FULL PRESCRIBING INFORMATION: CONTENTS*

WARNING: INCREASED MORTALITY IN ELDERLY PATIENTS WITH DEMENTIA-

RELATED PSYCHOSIS

RECENT MAJOR CHANGES

1. INDICATIONS AND USAGE

1.1 Schizophrenia

1.2 Schizoaffective Disorder

m ax

2. DOSAGE AND ADMINISTRATION

2.1 Schizophrenia

2.2 Schizoaffective Disorder

2.3 Administration Instructions

2.4 Use with Risperidone

2.5 Dosage in Special Populations

3. DOSAGE FORMS AND STRENGTHS

4. CONTRAINDICATIONS

5. WARNINGS AND PRECAUTIONS

5.1 Increased Mortality in Elderly Patients with Dementia-Related Psychosis

5.2 Cerebrovascular Adverse Reactions, Including Stroke, in Elderly Patients With Dementia-

Related Psychosis

5.3 Neuroleptic Malignant Syndrome

5.4 QT Prolongation

5.5 Tardive Dyskinesia

5.6 Metabolic Changes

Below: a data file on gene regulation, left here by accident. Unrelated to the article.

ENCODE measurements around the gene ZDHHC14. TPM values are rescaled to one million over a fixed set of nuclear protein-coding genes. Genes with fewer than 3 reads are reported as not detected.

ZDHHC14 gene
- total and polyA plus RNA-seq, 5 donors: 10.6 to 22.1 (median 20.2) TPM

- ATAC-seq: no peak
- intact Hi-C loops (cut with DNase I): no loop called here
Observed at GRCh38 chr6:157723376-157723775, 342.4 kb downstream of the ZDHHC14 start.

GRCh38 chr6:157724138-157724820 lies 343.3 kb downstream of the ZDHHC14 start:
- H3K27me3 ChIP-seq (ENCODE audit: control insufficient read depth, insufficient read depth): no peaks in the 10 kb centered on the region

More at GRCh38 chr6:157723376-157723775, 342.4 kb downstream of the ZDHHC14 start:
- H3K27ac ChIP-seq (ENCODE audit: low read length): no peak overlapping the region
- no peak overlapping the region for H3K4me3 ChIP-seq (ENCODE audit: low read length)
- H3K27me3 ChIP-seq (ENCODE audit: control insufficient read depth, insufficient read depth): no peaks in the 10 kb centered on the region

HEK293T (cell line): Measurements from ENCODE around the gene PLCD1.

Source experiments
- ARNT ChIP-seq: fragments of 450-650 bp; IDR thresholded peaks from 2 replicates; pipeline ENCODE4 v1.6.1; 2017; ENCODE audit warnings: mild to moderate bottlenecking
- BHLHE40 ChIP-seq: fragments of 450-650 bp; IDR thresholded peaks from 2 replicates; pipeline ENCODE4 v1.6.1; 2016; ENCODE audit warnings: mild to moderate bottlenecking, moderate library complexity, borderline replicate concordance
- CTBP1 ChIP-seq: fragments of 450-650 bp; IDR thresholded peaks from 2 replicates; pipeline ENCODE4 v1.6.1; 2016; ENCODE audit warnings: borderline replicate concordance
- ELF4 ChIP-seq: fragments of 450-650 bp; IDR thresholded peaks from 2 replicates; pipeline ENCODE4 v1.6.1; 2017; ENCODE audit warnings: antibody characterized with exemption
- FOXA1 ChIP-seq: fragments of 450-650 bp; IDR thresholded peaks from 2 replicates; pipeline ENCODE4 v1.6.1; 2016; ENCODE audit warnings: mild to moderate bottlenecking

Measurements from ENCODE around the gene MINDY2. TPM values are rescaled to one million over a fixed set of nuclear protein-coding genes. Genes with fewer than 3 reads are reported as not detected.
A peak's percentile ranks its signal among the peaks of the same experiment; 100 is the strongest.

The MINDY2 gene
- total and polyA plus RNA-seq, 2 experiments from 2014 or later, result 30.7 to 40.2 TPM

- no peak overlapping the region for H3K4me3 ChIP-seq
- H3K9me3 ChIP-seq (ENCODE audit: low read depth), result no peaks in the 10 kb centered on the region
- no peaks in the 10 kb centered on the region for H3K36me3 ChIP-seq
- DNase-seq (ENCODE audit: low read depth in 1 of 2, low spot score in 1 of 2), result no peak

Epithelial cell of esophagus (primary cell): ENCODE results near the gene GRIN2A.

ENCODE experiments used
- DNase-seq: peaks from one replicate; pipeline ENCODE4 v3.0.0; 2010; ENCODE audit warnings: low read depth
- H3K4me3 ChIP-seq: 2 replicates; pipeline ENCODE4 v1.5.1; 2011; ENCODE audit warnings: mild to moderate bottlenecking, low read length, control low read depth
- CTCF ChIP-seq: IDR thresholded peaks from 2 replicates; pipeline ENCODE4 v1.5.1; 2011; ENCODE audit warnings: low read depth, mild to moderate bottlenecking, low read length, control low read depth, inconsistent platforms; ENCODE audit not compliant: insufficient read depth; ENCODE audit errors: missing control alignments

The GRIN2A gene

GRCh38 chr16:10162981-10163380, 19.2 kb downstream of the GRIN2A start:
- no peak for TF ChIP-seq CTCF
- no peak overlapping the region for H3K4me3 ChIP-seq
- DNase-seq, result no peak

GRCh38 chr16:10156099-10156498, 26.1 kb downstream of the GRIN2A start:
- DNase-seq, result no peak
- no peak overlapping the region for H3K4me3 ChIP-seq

5.7 Hyperprolactinemia

5.8 Potential for Gastrointestinal Obstruction

5.9 Orthostatic Hypotension and Syncope

5.10 Falls

5.11 Leukopenia, Neutropenia, and Agranulocytosis

5.12 Potential for Cognitive and Motor Impairment

5.13 Seizures

5.14 Dysphagia

5.15 Priapism

5.16 Thrombotic Thrombocytopenic Purpura (TTP)

5.17 Body Temperature Regulation

5.18 Antiemetic Effect

5.19 Use in Patients with Concomitant Illness

6. ADVERSE REACTIONS

6.1 Overall Adverse Reaction Profile

6.2 Commonly-Observed Adverse Reactions in Double-Blind, Placebo-Controlled Clinical Trials -

Schizophrenia in Adults and Adolescents

6.3 Commonly-Observed Adverse Reactions in Double-Blind, Placebo-Controlled Clinical Trials –

Schizoaffective Disorder in Adults.

6.4 Discontinuations Due to Adverse Reactions